A debate over how to regulate the nascent Marcellus Shale industry in Maryland is progressing more subtly than similar debates in Pennsylvania or New York.

Rather than fight over a moratorium, Democratic and Republican lawmakers have proposed alternate ways for the state to decide how it will issue drilling permits.

State Delegate Heather Mizeur, D-Montgomery County, wants permits to be contingent on natural gas companies proving that drilling and hydraulic fracturing won’t harm the environment. Meanwhile, two Republican lawmakers from the western counties that overlie the Marcellus Shale in Maryland want the state to create a permitting framework that covers specific concerns about Marcellus Shale drilling and disposal.

House and Senate committees will hear both sides in meetings in the coming weeks.

Mizeur’s bill, along with a companion bill in the Senate, would prohibit the Maryland Department of the Environment from issuing drilling permits in the Marcellus Shale unless an applicant addresses concerns about heavy truck traffic, water use and quality, wastewater disposal, emergency response and bonding. The bill also requires the state to consult with the local jurisdictions where drilling is proposed before issuing a permit.

Although most of Maryland does not overlie the Marcellus Shale, Garrett and Allegany counties in the western panhandle are in the middle of Marcellus Shale country.

Delegate Wendell Beitzel and Sen. George Edwards, Republicans who represent those counties, introduced legislation that would create a permitting framework for Marcellus Shale drilling and disposal but doesn’t keep the state from issuing permits until then.

Under their proposal, the Maryland Department of the Environment would have until the end of the year to craft regulations that include new standards for well casing and inspections, containment and disposal of drilling fluids, and site reclamation and bonding. Those regulations would then go before the General Assembly for approval.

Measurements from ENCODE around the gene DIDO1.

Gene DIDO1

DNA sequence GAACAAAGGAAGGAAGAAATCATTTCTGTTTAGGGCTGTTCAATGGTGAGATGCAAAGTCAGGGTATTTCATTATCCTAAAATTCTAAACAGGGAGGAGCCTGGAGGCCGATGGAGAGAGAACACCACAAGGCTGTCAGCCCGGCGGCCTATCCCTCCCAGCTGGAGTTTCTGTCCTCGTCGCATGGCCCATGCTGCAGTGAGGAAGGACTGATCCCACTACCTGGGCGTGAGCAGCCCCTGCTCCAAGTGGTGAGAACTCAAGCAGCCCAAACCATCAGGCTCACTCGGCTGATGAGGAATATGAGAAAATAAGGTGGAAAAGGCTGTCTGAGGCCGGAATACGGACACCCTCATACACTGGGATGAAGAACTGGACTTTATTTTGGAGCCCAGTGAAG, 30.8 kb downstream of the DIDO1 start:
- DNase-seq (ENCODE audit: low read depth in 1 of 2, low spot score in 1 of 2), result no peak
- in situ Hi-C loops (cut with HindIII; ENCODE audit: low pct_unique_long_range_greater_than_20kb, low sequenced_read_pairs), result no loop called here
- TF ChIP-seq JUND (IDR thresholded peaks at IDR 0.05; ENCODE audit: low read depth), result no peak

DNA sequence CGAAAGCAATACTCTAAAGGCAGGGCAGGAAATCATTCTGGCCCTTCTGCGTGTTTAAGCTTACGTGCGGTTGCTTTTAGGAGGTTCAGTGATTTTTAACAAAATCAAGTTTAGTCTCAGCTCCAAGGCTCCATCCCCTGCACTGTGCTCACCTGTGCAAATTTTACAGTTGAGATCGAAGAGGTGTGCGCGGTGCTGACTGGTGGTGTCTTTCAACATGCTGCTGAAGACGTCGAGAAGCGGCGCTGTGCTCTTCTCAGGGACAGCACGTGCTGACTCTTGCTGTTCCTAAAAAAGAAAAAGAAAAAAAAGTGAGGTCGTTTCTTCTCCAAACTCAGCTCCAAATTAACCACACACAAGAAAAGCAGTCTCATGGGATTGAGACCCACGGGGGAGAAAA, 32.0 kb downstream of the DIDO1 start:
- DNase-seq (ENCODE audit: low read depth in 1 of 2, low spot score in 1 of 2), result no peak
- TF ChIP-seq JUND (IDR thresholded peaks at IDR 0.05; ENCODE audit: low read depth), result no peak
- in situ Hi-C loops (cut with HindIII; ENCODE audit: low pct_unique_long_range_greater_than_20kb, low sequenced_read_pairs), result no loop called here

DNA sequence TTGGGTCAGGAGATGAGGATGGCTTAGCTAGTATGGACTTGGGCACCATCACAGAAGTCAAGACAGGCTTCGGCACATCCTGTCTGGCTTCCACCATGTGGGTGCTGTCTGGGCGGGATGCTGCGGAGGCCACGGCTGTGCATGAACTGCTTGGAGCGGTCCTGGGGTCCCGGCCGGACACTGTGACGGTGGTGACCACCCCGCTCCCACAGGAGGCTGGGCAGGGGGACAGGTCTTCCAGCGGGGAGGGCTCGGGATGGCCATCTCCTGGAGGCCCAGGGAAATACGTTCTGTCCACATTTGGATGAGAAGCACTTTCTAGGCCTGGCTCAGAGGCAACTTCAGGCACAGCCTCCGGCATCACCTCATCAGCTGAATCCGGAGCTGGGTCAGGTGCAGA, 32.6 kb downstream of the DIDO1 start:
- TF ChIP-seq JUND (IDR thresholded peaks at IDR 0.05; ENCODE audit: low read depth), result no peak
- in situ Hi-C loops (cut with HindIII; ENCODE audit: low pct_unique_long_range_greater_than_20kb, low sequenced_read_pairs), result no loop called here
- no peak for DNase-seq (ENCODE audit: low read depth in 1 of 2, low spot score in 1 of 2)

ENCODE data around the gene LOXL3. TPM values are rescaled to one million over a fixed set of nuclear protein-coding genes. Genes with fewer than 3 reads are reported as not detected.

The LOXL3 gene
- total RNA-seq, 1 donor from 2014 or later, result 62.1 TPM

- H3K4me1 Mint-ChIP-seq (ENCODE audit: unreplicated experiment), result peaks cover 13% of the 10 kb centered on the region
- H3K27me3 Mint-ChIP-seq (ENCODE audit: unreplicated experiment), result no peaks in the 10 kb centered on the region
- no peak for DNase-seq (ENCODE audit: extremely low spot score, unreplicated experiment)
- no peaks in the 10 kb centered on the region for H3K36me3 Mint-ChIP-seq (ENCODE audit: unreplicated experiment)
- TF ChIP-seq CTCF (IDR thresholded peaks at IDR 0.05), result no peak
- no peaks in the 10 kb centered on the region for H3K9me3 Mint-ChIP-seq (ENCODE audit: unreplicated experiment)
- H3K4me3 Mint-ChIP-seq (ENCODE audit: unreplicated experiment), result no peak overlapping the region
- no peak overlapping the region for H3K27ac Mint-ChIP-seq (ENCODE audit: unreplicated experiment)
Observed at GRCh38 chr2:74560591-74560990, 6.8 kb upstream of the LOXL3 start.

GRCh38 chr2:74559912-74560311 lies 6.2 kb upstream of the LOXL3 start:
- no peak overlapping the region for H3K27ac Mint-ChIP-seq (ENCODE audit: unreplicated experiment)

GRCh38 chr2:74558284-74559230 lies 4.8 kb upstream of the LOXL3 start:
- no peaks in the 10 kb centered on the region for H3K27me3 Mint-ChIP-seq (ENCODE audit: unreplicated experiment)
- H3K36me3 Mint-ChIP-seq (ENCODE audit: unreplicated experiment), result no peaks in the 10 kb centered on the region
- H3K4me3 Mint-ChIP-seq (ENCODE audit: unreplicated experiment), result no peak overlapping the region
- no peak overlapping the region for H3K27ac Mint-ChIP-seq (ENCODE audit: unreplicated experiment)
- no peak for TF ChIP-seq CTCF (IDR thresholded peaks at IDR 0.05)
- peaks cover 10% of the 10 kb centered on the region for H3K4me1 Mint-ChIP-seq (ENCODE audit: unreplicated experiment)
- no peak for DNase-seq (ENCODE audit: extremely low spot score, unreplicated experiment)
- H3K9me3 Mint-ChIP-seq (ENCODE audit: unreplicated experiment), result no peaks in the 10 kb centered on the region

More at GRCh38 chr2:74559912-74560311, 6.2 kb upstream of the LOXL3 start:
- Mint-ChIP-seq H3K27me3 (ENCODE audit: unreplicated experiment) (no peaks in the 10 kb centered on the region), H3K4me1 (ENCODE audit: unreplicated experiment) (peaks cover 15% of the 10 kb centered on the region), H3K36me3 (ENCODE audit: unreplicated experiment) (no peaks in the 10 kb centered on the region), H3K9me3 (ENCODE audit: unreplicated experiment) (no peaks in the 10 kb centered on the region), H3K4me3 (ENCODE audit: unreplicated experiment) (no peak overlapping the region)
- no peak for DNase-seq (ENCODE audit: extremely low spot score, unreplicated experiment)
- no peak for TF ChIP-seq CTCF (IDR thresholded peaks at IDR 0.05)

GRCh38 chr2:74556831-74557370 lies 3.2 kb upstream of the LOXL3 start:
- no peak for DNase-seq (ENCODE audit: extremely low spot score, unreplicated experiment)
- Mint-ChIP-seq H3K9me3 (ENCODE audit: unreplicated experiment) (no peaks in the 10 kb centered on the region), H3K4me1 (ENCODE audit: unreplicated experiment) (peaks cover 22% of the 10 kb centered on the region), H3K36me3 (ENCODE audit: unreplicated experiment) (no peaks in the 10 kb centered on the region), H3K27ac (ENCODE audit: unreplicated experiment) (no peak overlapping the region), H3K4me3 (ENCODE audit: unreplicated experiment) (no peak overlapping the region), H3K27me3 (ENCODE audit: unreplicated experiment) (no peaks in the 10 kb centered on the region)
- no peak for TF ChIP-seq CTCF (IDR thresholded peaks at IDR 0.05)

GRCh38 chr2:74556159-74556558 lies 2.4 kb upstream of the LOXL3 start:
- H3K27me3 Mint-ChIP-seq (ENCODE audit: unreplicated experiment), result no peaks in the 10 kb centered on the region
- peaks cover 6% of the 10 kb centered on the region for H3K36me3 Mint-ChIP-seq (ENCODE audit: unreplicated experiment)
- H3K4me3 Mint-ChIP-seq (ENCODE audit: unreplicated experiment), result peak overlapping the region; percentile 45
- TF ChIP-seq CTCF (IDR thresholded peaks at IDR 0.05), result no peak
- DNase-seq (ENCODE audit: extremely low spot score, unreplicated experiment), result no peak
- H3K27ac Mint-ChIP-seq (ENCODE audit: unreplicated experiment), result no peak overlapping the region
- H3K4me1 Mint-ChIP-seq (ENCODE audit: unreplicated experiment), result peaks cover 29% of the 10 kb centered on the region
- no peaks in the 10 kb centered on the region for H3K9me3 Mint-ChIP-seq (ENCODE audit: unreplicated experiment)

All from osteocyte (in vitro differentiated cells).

The regulations would cover the discharge of drilling fluids into local bodies of water and create a testing plan to monitor drinking water sources. They would also require companies to disclose the chemicals they use to hydraulically fracture shale formations.

The legislative debate began in editorial pages of the Baltimore Sun.

Mizeur initially called for a moratorium, writing, “Permits must not be issued until the state develops comprehensive safety regulations, procedures and the enforcement capacity to minimize that risk moving forward” (see Shale Daily, Feb. 9).

In January Beitzel and Edwards wrote, “Putting a moratorium on natural gas drilling for fear that some may eventually find its way into the Chesapeake Bay would be akin to eliminating Maryland’s burgeoning biotech industry as a way to prevent bio-terrorism.”

Mizeur ultimately decided against a moratorium to keep the state from having to pay up to $3 million to assess the potential environmental risks of shale development.

The House Environmental Matters Committee will review both bills on Feb. 23, and the Senate Education Health and Environmental Affairs Committee will review them on March l.

In his State of the State address on Feb. 3, Gov. Martin O’Malley hinted at the issue by calling for Maryland to “streamline the business licensing and permitting process” in order to “to get government out of the way of job creation without compromising our environment.”

O’Malley previously said he wouldn’t allow hydraulic fracturing in Maryland without an assurance that it could be done without harming the environment.

The Maryland Department of the Environment has been reviewing drilling applications from Tulsa-based Samson Resources and Dallas-based Chief Oil & Gas LLC for several months. Both companies want to drill Marcellus Shale wells in Garrett County.

Although no legal moratorium is in place, New York is not issuing any permits for Marcellus Shale drilling until a supplemental generic environmental impact statement is completed (see Shale Daily, Dec. 14, 2010). Meanwhile recently elected Pennsylvania Gov. Tom Corbett announced plans to gradually lift a moratorium on drilling in state forests put in place by his predecessor, Ed Rendell (see Shale Daily, Nov. 15, 2010).